Proactive PPE Safe Disposal during COVID-19
The role of healthcare staff has been on the front lines of the COVID-19 pandemic, placing them as some of the highest risk for infection of the virus. While the medical community has gone above and beyond in attempts to protect everyone from the virus, the problem with COVID-19 has been that we are learning new things about it almost every week. Doctors, nurses, and employees have a problem with social distancing, as they need to be close to the patients for examination and diagnosis. This makes PPE (personal protection equipment) one of the highest priorities with a focus on safe disposal to avoid contamination. As the country makes attempts to return to work, healthcare workers must step up their game for safe disposal of PPE.
PPE (Personal Protection Equipment)
PPE is defined as protective gloves, face shields, clothing, surgical masks, helmets, googles, respirators, and all other equipment that has been designed for protection to the wearer to infection and illness exposure or injury. The FDA (Food and Drug Administration) also defines PPE as “anything that works as a barrier between an individual’s skin, mouth, nose or eyes and viral and bacterial infections.”
While every medical organization typically takes pride in the training of their employees regarding PPE, a pandemic condition places a higher priority on ensuring that all staff members are aware of the volatility of COVID-19. Additional reinforcement training on the handling and disposal of PPE can assist in keeping the dangers of the virus as a priority focus. Properly allocated containers for used PPE as well as storage for pickup or disposal should be available for staff members at all times.
COVID-19 PPE Safety and Disposal
Additional guidelines for PPE safety and disposal have been established in both federal and state levels for SARS-type viruses. Most states have not created any additional or enhanced changes to these guidelines, however, OSHA (Occupational Safety and Health Administration) is including the following in their recommendations:
- PPE should be selected based on the results of an employer’s hazard assessment and workers specific job duties.
- When disposable gloves are used, workers should typically use a single pair of nitrile exam gloves. Change gloves if they become torn or visibly contaminated with blood or body fluids.
- When eye protection is needed, use goggles or face shields. Personal eyeglasses are notconsidered adequate eye protection.
- If workers need respirators, they must be used in the context of a comprehensive respiratory protection program that meets the requirements of OSHA’s Respiratory Protection standard (29 CFR 1910.134) and includes medical exams, fit testing, and training.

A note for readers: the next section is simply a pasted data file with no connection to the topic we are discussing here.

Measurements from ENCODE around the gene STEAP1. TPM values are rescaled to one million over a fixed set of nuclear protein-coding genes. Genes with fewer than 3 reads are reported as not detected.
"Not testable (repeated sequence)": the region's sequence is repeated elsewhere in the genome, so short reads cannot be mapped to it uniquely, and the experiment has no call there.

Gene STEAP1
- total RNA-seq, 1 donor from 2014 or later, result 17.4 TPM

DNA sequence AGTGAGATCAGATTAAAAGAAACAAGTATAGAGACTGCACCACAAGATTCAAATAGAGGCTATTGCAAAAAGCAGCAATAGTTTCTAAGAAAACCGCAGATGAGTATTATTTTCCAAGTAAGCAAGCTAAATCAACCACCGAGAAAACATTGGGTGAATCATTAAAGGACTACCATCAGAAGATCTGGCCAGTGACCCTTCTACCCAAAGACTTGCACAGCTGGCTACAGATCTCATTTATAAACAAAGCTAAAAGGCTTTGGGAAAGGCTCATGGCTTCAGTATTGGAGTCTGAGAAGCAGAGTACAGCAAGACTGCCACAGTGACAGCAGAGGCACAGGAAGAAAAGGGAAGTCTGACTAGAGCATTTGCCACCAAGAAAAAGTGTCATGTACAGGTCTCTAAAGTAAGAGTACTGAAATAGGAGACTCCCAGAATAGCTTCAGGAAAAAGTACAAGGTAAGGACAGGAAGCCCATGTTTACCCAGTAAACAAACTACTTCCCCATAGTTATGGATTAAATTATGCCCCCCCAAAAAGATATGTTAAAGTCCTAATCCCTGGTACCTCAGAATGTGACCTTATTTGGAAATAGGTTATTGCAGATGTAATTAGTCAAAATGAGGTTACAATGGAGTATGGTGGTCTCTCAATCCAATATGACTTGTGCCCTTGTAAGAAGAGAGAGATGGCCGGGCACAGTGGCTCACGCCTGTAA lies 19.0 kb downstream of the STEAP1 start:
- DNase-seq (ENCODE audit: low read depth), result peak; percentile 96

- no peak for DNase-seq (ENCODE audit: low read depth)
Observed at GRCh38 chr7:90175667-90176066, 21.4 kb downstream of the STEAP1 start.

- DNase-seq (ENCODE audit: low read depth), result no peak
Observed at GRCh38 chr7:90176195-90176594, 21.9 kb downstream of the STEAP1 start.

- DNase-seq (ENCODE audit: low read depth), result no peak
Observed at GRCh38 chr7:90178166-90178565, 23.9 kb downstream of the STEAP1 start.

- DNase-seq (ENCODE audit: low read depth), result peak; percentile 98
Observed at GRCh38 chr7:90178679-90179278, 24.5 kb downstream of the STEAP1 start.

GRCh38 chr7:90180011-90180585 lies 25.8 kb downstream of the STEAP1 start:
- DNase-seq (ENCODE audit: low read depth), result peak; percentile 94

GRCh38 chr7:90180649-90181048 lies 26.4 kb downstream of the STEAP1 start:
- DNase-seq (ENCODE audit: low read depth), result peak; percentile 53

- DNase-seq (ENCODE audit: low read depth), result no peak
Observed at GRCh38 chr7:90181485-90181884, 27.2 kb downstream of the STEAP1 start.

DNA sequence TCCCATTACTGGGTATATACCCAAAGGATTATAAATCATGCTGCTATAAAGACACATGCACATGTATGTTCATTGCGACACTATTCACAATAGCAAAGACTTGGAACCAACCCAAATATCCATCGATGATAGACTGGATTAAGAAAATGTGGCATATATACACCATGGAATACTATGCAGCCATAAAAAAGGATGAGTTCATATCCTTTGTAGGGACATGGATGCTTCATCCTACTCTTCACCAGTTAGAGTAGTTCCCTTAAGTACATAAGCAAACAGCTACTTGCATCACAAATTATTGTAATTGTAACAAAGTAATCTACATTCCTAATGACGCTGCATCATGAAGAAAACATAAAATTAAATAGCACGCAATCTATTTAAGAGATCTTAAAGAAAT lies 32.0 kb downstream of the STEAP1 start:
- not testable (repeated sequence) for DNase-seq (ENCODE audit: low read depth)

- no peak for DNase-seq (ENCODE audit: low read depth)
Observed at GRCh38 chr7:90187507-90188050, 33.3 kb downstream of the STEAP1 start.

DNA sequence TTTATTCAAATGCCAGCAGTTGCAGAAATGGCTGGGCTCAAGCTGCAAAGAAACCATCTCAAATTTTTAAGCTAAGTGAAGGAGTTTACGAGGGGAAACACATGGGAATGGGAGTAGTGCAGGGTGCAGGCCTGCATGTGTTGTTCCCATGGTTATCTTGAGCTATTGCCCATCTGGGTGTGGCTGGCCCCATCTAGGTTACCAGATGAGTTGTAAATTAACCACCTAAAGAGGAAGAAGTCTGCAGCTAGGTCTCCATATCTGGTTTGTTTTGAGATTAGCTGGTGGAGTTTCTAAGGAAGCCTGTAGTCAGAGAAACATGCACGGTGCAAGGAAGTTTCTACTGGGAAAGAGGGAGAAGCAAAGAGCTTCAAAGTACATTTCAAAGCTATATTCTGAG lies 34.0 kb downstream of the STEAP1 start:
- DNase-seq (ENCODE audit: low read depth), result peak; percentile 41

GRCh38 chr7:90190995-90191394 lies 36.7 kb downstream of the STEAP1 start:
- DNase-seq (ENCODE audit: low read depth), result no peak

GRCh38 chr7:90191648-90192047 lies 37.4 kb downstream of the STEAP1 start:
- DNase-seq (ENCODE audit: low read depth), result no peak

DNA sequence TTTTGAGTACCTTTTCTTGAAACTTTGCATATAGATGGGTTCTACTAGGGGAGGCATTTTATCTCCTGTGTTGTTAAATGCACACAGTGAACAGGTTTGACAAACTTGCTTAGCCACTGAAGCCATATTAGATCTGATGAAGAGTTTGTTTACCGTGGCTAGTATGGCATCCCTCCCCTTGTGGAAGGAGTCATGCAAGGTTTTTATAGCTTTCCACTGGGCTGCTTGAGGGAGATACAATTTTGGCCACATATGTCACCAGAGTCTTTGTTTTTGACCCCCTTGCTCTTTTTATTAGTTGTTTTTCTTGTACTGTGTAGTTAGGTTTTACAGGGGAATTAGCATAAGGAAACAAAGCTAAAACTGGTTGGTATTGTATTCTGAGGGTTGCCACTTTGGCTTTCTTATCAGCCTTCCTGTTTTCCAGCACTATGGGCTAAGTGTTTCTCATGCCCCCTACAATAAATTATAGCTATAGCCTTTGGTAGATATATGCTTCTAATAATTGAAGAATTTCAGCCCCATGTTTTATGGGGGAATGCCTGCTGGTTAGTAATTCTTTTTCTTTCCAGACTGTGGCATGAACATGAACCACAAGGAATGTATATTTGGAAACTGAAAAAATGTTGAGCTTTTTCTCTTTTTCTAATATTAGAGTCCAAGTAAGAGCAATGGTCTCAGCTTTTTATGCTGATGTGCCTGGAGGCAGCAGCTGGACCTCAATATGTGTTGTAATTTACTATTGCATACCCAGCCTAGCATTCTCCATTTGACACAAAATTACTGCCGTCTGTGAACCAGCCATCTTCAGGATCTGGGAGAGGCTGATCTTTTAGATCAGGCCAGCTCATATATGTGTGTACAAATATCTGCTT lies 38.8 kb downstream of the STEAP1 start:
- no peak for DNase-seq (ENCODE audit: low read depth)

- Surgical masks are not respirators and do not provide the same level of protection to workers as properly-fitted respirators.
- If there are shortages of PPE items, such as respirators or gowns, they should be prioritized for high-hazard activities.
- Workers need respiratory protection when performing or while present for aerosol-generating procedures, including cardiopulmonary resuscitation (CPR) and intubation.
- Workers must be protected against exposure to human blood, body fluids, other potentially infectious materials, and hazardous chemicals, and contaminated environmental surfaces.
- CDC provides strategies for optimizing the supply of PPE, including guidance on extended use and limited reuseof N95 filtering facepiece [sic] respirators (FFRs) and methods for decontaminating and reusing disposable filtering facepiece respirators during crises.
- These guidelines are intended for use in healthcare but may help employers in other sectors optimize their PPE supplies, as well.
- After removing PPE, always wash hands with soap and water for at least 20 seconds, if available. Ensure that hand hygiene facilities (e.g., sink or alcohol-based hand rub) are readily available at the point of use (e.g., at or adjacent to the PPE removal area).
- Employers should establish, and ensure workers follow, standard operating procedures for cleaning (including laundering) PPE and items such as uniforms or laboratory coats intended to function as PPE, as well as for maintaining, storing, and disposing of PPE. When PPE is contaminated with human blood, body fluids, or other potentially infectious materials, employers must follow applicable requirements of the Bloodborne Pathogens standard (29 CFR 1910.1030) with respect to laundering. OSHA’s Enforcement Procedures for the Occupational Exposure to Bloodborne Pathogens (CPL 02-02-069) provide additional information.
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